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In population dynamics, depensation is the effect on a population (such as a fish stock) whereby, due to certain causes, a decrease in the breeding population (mature individuals) leads to reduced production and survival of eggs or offspring.[1] The causes may include:

  • predation levels rising per offspring (given the same level of overall predator pressure)
  • the allee effect, particularly the reduced likelihood of finding a mate.

Although depensation is often considered in relation to the population being harvested (especially fish), the actual level of harvesting, by definition, is not part of depensation.[citation needed]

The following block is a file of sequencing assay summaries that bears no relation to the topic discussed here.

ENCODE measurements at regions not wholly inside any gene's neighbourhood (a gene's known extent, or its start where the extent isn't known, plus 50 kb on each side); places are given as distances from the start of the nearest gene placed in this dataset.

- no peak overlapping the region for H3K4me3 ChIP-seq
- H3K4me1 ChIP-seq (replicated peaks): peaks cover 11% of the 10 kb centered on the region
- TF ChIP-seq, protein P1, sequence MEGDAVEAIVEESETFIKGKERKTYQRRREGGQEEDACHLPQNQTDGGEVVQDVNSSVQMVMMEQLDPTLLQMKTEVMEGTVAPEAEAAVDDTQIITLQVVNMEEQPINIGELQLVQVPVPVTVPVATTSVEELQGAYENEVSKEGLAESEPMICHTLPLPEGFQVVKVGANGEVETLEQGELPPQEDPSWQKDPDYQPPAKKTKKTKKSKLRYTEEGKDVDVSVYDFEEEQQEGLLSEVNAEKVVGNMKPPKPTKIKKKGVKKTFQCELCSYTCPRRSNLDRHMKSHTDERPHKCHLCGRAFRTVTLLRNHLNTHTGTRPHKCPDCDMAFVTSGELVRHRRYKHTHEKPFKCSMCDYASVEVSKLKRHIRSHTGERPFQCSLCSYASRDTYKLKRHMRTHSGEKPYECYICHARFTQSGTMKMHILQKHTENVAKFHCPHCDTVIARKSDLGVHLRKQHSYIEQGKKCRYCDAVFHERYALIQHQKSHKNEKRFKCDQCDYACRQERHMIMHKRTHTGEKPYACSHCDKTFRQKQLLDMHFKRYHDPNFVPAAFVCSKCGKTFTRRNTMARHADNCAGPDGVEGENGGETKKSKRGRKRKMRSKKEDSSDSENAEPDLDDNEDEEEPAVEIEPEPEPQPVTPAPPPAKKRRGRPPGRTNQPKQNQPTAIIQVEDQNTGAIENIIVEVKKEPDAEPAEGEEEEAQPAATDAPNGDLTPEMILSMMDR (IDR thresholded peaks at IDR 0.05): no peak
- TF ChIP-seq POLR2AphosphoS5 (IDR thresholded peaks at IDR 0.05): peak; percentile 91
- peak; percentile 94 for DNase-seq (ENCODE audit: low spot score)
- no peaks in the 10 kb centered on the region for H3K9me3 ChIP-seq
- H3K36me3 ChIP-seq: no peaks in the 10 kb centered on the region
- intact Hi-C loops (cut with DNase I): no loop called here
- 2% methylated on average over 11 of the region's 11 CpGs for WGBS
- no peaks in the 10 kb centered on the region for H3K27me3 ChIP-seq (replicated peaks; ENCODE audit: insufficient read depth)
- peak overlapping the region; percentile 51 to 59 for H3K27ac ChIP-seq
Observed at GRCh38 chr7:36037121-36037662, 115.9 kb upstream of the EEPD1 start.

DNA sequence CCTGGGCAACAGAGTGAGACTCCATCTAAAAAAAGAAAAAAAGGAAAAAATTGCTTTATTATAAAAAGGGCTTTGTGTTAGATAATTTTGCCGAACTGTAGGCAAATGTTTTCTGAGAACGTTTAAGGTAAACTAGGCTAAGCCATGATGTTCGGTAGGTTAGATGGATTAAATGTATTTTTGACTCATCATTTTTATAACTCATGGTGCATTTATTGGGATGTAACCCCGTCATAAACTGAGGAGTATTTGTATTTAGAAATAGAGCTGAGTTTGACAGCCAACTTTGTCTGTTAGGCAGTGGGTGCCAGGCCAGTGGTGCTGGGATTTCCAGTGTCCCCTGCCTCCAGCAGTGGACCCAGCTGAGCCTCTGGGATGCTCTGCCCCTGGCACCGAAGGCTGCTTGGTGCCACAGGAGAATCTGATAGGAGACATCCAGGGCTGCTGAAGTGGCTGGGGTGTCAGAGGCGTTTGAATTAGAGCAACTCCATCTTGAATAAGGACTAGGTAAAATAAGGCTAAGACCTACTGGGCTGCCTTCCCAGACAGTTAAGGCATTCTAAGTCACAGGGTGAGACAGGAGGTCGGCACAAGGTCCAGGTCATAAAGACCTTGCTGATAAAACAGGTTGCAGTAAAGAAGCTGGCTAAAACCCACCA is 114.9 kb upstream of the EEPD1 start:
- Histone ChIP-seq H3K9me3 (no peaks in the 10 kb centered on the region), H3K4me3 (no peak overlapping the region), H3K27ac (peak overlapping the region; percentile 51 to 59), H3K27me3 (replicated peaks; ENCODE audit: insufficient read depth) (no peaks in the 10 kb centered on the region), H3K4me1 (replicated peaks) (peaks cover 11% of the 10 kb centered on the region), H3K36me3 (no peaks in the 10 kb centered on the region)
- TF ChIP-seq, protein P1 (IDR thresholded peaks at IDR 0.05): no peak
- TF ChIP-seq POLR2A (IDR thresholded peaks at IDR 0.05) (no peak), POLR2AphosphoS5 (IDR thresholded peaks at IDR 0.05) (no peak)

Critical depensation[edit]

When the level of depensation is high enough that the population is no longer able to sustain itself, it is said to be a critical depensation. This occurs when the population size has a tendency to decline when the population drops below a certain level (known as the "Critical depensation level").[1] Ultimately this may lead to the population or fishery's collapse (resource depletion), or even local extinction.

The phenomenon of critical depensation may be modelled or defined by a negative second order derivative of population growth rate with respect of population biomass, which describes a situation where a decline in population biomass is not compensated by a corresponding increase in marginal growth per unit of biomass.

See also[edit]


  1. ^ a b Quinn, Terrance (25 March 1999). Quantitative Fish Dynamics. Oxford University Press. p. 99. 

External links[edit]